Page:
Blog | June 2014


 
Indian Abstract Art: A river which flows within
Posted June 26, 2014     By Jitendra Suman

The story of abstraction in Indian painting during the modern period is not easy to define. During post-independence abstraction began more as an Individual artistic activity rather than a movement which was very common in those days. Because of this it is very difficult to categorize abstractionist tendencies of Indian art, into distinct categories. This lack of popular support for abstraction was the result of two things; first during post-independence Indian artists were trying hard to resist any western influence as they were recently freed from western colonialism. Second, those young Indian artists who were opposing the influence of the nationalist Bengal school of painting of colonial days were not ready to accept abstraction which contains a strong strand of spiritualist undertone very akin to the vocabulary of Indian indigenous spiritual tradition. But even in this state of dilemma a few Indian artists adopted abstraction as a medium to express their inner turmoil. Artists such as V.S. Gaitonde, J. Swaminathan, K.C.S Panicker, Ganesh Holoi and Ambadas all started using abstraction in their work more for self-realization than for display. For example in the work of V.S. Gaitonde one can see the uninterrupted yearning to connect infinite layers of consciousness in order to feel unity of being. Gaitonde brought scintillating depth into his work by creating transparent layers of Indianized colors. This depth created hues of sublime spirituality. Recently Gaitonde’s work broke sales records at Christie’s London auction house which is quite ironical as Gaitonde during his productive years was very much detached from the art world and lived a near reclusive life. In contrast, Jagdish Swaminathan began differently; his abstractionist inclinations were more revolutionary and he became the driving force behind the formation of group 1890, founded in August 1962. This group asserted the search for true essence in their work. Swaminathan embodying that spirit declared that there is a mysterious relationship between color and space. He expressed this by transforming his abstract landscape into a limitless aura which spreads the observer’s perception, not merely as a glance, but as a total submergence of consciousness into the enigma of colorful quietude.

Before going further we should accept this contention that although in the beginning Indian artists were reluctant to accept abstraction in their artistic expression due to its foreign origins, if you look closely you will find that abstraction as a meditative spiritual path has a long history going back to Upanishadic tradition. Thus as soon as it found its adherent in Indian art it became more and more connected with Indian spiritual tradition. This became apparent with the work of K.C.S. Panicker and Syed Haider Raza. Panicker combined Tantric symbols with certain Indian horoscopic signs in his abstract works. He contended that he adopted these traditional Indian symbols out of their visual values rather than their customary narrative. Panicker’s work represents diversity of artistic inspiration in a ritually neutral environment of post-Independent India. His work also signifies that if the concrete structure of traditional Indian symbols is re-represented with a modern perspective, they will start exuding contemporary notions. Syed Haider Raza, another contemporary senior abstract artist, adopted abstraction while moving away from watercolor landscapes. In his work he experimented with the Tantric Mandala painting. He said that the cosmological meaning of these structures helped him to understand how the mystery of inner self is rooted in the harmony of color, lines and space. Raza who spent the larger part of his life in France, tried to compose ritualistic diagrams of the cosmos as a map of ultimate Indian reality which nearly attempts to represent the universal human mind. His chessboard-like structures contain various blocks with a dark Bindu at the center embodying an archaic point of origin and energy; a geometrical representation of Purusha (ultimate consciousness) and Prakriti (nature). This application of Tantric symbols in Indian abstraction became more prominent in the work of Neo-Tantric abstract artist Biren De. De transformed the sexual union of male and female in the geometric symbols of old Indian Tantra. In his abstract work, De utilizes the notion of that dark force which works between opposite sexes with the help of these traditional Hindu tantric symbols. The perplexing ambiguity of this force appears in the unfathomable circular depth of his colors with incipient hues of sublime white. Without narration it gives us the feeling of the birth of life. This is the ultimate truth which De was searching for in his work.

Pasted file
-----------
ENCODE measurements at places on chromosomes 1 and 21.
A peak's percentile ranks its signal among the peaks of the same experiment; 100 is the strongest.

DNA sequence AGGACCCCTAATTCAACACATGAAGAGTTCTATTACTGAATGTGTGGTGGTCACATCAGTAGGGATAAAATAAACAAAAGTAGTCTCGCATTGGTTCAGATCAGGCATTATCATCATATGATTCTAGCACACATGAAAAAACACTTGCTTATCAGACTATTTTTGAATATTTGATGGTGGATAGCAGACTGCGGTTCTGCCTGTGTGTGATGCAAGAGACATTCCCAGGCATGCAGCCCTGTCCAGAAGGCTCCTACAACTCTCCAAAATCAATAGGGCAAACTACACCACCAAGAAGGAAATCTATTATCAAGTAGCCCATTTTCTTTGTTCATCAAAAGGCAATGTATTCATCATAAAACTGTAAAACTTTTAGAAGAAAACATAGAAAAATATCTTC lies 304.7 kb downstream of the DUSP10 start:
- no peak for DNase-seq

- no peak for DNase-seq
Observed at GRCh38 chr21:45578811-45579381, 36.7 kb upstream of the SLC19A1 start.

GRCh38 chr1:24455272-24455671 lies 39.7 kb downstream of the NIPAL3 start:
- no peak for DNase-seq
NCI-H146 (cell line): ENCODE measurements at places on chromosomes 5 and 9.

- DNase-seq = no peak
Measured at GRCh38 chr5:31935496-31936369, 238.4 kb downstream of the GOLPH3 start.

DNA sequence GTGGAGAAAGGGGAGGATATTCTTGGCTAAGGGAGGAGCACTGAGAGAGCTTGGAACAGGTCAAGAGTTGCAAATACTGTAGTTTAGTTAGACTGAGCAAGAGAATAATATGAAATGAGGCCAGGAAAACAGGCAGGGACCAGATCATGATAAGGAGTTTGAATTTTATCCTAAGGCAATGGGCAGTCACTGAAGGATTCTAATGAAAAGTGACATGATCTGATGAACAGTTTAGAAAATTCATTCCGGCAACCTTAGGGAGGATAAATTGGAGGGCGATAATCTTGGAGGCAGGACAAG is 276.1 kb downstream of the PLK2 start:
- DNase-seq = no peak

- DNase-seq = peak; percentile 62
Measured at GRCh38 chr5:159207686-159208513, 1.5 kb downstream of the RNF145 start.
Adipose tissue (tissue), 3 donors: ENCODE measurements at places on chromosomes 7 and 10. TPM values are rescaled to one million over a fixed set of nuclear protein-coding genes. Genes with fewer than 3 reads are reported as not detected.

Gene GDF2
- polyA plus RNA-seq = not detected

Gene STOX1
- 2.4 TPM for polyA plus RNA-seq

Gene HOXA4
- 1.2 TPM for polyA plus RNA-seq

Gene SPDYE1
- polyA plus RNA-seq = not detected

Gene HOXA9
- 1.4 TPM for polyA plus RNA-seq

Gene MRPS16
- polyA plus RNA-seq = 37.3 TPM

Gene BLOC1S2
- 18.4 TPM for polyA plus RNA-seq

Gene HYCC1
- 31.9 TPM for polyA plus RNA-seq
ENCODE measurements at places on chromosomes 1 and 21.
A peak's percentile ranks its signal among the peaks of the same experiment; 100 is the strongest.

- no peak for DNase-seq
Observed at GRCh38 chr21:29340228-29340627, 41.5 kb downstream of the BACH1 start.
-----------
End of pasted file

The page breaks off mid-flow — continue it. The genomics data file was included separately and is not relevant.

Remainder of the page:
There are many examples of Indian abstract artists and their brilliant work. Despite having highly individualized tendencies in the work of Indian abstract artists we can determine certain distinct trends. Although Indian abstraction began under western influence it moves beyond this influence because of a strong inherent Religio-spiritual abstractionist tradition in the Indian civilization. When you speak with artists who are involved in abstractionist creation you will find that their ritually neutral outlook about truth and reality in the end goes for indigenous humanism which could be categorized under current Neo-Humanism. Thus the formless god of medieval Bhakti saints and their spiritualist poetry greatly influence the mind of these artists. Similarly, elements of Indian life, its exuberance and decadence, appear prominently in their work. It is in the abstract art that Indian artists successfully bring the bewildering sense of archaic identity in the face of a constantly changing modern world.